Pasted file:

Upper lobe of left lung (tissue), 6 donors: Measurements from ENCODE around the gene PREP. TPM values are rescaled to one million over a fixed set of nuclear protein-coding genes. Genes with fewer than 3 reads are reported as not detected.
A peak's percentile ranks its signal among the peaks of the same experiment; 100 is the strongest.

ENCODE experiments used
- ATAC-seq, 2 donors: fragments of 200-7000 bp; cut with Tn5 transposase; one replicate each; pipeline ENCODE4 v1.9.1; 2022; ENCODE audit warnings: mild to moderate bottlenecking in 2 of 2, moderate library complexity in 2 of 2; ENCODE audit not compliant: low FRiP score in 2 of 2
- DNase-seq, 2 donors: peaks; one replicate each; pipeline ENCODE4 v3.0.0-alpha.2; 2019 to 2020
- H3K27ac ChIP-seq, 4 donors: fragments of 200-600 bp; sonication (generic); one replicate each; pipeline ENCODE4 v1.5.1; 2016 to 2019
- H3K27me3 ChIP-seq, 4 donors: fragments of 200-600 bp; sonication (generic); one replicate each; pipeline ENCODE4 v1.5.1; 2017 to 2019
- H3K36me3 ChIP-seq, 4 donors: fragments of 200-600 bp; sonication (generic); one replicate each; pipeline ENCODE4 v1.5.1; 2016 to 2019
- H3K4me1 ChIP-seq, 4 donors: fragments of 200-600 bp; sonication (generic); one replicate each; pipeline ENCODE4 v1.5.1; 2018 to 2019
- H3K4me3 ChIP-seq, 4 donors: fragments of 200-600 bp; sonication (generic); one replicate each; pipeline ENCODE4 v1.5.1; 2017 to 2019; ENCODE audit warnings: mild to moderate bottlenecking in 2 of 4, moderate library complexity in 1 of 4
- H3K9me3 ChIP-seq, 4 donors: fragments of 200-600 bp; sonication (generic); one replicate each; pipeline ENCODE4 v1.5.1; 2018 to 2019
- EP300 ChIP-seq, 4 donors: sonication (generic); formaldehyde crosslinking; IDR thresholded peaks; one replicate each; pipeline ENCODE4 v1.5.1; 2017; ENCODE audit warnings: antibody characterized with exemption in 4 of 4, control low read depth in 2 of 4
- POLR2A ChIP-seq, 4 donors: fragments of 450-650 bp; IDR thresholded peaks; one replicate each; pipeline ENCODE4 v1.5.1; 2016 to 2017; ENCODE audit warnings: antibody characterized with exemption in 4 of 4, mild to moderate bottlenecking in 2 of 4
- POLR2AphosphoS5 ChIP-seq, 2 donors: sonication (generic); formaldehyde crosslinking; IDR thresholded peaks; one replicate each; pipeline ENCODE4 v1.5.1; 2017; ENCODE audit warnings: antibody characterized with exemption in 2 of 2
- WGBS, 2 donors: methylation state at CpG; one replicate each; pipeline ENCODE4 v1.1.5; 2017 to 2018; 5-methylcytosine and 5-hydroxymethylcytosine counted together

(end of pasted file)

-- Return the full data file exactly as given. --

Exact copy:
Upper lobe of left lung (tissue), 6 donors: Measurements from ENCODE around the gene PREP. TPM values are rescaled to one million over a fixed set of nuclear protein-coding genes. Genes with fewer than 3 reads are reported as not detected.
A peak's percentile ranks its signal among the peaks of the same experiment; 100 is the strongest.

ENCODE experiments used
- ATAC-seq, 2 donors: fragments of 200-7000 bp; cut with Tn5 transposase; one replicate each; pipeline ENCODE4 v1.9.1; 2022; ENCODE audit warnings: mild to moderate bottlenecking in 2 of 2, moderate library complexity in 2 of 2; ENCODE audit not compliant: low FRiP score in 2 of 2
- DNase-seq, 2 donors: peaks; one replicate each; pipeline ENCODE4 v3.0.0-alpha.2; 2019 to 2020
- H3K27ac ChIP-seq, 4 donors: fragments of 200-600 bp; sonication (generic); one replicate each; pipeline ENCODE4 v1.5.1; 2016 to 2019
- H3K27me3 ChIP-seq, 4 donors: fragments of 200-600 bp; sonication (generic); one replicate each; pipeline ENCODE4 v1.5.1; 2017 to 2019
- H3K36me3 ChIP-seq, 4 donors: fragments of 200-600 bp; sonication (generic); one replicate each; pipeline ENCODE4 v1.5.1; 2016 to 2019
- H3K4me1 ChIP-seq, 4 donors: fragments of 200-600 bp; sonication (generic); one replicate each; pipeline ENCODE4 v1.5.1; 2018 to 2019
- H3K4me3 ChIP-seq, 4 donors: fragments of 200-600 bp; sonication (generic); one replicate each; pipeline ENCODE4 v1.5.1; 2017 to 2019; ENCODE audit warnings: mild to moderate bottlenecking in 2 of 4, moderate library complexity in 1 of 4
- H3K9me3 ChIP-seq, 4 donors: fragments of 200-600 bp; sonication (generic); one replicate each; pipeline ENCODE4 v1.5.1; 2018 to 2019
- EP300 ChIP-seq, 4 donors: sonication (generic); formaldehyde crosslinking; IDR thresholded peaks; one replicate each; pipeline ENCODE4 v1.5.1; 2017; ENCODE audit warnings: antibody characterized with exemption in 4 of 4, control low read depth in 2 of 4
- POLR2A ChIP-seq, 4 donors: fragments of 450-650 bp; IDR thresholded peaks; one replicate each; pipeline ENCODE4 v1.5.1; 2016 to 2017; ENCODE audit warnings: antibody characterized with exemption in 4 of 4, mild to moderate bottlenecking in 2 of 4
- POLR2AphosphoS5 ChIP-seq, 2 donors: sonication (generic); formaldehyde crosslinking; IDR thresholded peaks; one replicate each; pipeline ENCODE4 v1.5.1; 2017; ENCODE audit warnings: antibody characterized with exemption in 2 of 2
- WGBS, 2 donors: methylation state at CpG; one replicate each; pipeline ENCODE4 v1.1.5; 2017 to 2018; 5-methylcytosine and 5-hydroxymethylcytosine counted together